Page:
The model turned out to be wrong — spectacularly and embarrassingly wrong. Despite a large increase in world population, people all over the globe are richer and healthier than they were when Limits to Growth made its predictions. Not only did the Club of Rome fail to predict the future with any accuracy, it failed to account accurately for the past; its model showed that quality of life had peaked three decades earlier.

How could this happen? Turns out the model Forrester had dreamed up could only do so much. Obsessing about population growth, Forrester plugged into his model the mouths that would need to be fed. But he didn’t consider that each mouth was accompanied by a brain, and that brains create wealth and solutions that tend to offset the needs of the mouths. Neither could Forrester successfully model the workings of markets. “If markets could be reliably modeled, as the Soviets thought they could, we wouldn’t need markets at all,” wrote Huber.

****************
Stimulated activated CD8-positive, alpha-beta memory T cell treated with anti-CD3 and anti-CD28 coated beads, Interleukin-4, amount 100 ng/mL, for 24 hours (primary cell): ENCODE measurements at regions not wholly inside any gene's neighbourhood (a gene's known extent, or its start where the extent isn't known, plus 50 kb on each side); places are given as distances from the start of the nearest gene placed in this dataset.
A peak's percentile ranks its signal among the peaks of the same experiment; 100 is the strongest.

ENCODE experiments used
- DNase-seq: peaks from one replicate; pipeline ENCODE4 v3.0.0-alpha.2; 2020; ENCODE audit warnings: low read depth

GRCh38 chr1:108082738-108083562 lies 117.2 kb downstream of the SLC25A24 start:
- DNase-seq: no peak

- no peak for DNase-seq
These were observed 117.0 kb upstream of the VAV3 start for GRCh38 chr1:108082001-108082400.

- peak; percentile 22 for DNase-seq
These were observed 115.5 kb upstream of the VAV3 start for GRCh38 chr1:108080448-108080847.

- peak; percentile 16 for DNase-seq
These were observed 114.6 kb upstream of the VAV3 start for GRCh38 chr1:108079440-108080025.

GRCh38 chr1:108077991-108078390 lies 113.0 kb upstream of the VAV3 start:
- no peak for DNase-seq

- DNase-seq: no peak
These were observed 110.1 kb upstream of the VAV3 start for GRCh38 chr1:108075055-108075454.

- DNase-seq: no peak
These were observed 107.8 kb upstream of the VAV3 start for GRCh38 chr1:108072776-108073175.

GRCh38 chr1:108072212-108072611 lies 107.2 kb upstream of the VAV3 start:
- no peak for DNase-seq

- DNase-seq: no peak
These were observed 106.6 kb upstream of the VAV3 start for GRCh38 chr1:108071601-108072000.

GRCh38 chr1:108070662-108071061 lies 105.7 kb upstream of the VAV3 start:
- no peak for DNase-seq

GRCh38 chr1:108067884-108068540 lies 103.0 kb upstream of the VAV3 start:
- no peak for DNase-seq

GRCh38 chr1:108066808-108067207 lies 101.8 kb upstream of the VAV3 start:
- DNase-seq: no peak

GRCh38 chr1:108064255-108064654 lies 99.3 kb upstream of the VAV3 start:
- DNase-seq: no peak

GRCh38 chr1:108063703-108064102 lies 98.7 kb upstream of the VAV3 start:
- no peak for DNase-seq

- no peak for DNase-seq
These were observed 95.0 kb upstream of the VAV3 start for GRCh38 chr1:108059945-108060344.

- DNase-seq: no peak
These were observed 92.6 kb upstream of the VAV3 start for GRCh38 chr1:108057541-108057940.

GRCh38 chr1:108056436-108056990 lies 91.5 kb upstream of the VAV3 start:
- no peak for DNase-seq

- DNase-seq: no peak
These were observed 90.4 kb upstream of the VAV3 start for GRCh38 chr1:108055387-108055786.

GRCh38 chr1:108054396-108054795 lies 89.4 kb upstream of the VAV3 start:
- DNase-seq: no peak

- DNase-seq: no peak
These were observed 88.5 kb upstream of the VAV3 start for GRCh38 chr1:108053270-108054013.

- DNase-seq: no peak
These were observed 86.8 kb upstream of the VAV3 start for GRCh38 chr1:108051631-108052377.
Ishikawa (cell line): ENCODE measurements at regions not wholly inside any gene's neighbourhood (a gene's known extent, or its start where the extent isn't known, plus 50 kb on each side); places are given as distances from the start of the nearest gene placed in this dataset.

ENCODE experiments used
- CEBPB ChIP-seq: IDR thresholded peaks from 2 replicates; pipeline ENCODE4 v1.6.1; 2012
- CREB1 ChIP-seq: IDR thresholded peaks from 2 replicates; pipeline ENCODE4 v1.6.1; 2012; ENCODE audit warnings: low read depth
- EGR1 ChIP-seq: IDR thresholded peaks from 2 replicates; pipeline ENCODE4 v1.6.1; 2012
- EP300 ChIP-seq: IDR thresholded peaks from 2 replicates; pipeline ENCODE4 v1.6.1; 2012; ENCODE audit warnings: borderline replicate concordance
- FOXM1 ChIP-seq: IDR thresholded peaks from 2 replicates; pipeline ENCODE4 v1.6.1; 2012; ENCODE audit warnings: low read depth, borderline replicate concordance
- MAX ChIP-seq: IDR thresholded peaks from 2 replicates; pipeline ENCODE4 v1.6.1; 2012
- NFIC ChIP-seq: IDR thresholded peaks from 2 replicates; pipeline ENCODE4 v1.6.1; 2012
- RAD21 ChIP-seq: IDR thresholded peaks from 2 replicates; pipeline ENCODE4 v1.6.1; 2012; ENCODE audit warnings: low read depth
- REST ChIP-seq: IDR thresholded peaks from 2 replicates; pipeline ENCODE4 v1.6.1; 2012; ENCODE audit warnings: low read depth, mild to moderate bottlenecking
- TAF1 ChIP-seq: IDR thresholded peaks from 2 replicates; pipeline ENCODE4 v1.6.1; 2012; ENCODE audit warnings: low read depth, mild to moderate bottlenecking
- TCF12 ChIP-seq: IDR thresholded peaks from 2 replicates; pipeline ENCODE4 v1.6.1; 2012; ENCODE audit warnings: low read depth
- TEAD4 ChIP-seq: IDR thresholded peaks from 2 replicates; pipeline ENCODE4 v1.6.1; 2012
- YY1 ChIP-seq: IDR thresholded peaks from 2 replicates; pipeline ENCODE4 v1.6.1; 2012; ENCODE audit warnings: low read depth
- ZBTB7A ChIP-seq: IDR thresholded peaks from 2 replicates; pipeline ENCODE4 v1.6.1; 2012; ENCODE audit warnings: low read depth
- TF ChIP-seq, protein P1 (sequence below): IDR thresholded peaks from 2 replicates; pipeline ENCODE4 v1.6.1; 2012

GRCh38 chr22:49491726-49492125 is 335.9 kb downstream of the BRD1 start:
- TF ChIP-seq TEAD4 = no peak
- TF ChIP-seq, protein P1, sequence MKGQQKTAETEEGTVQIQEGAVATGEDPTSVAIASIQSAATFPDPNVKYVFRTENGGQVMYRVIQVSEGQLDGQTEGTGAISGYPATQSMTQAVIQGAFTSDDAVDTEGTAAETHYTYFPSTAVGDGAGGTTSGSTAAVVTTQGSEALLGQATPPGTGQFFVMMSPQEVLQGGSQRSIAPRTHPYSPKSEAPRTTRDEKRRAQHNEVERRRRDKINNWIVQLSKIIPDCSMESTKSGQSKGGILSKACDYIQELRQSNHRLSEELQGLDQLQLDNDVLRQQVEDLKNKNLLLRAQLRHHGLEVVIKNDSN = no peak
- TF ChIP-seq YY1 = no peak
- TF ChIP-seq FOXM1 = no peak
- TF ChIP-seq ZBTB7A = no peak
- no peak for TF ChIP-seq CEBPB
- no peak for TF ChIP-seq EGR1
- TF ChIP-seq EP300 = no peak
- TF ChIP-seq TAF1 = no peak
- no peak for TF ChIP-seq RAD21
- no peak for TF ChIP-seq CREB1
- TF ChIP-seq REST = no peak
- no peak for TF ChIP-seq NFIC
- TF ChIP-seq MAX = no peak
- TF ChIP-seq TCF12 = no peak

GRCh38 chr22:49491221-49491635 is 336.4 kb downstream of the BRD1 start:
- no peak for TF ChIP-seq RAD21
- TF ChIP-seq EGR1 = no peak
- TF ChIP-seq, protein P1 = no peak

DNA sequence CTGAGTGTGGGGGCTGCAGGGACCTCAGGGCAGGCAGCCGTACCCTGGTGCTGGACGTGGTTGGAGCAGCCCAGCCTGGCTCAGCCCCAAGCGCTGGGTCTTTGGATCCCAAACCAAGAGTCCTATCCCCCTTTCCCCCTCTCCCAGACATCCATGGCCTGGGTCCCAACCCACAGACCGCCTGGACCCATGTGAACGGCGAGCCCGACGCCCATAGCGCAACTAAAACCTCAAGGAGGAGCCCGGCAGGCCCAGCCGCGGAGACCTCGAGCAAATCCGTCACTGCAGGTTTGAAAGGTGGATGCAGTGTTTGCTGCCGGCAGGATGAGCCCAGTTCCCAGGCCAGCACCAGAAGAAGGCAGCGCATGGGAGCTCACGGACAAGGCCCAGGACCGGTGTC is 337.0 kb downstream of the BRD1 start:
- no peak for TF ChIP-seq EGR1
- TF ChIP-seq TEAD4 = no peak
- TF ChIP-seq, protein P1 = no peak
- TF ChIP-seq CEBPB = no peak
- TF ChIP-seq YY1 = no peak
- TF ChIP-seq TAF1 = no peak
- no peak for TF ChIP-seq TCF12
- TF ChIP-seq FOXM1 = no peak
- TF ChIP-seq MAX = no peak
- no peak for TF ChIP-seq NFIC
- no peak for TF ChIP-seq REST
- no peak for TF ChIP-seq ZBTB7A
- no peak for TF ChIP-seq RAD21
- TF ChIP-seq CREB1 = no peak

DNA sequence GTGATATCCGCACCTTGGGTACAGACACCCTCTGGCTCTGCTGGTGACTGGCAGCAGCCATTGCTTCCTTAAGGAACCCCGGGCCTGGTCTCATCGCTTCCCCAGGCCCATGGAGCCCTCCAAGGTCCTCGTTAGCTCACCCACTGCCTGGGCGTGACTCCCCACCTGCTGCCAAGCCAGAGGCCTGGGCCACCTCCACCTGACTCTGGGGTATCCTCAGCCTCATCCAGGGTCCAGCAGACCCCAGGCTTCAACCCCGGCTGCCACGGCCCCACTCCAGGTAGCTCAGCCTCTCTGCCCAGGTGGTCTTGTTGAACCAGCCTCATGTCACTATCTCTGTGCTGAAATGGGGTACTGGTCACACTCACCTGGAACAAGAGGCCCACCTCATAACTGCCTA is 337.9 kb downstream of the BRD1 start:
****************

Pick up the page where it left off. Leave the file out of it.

Today, computer models predict everything from the stock market to virus outbreaks. And the sole basis for calls to pass cap-and-trade legislation, to drastically curb greenhouse-gas emissions, and to fundamentally reorient the world’s energy economy are projections from the computer models employed by the Intergovernmental Panel on Climate Change (IPCC).

Unlike the Club of Rome’s calculations, which tried to divine the relatively near future (2000), today’s considerably more complicated climate models purport to tell us how the world will look nearly a century out.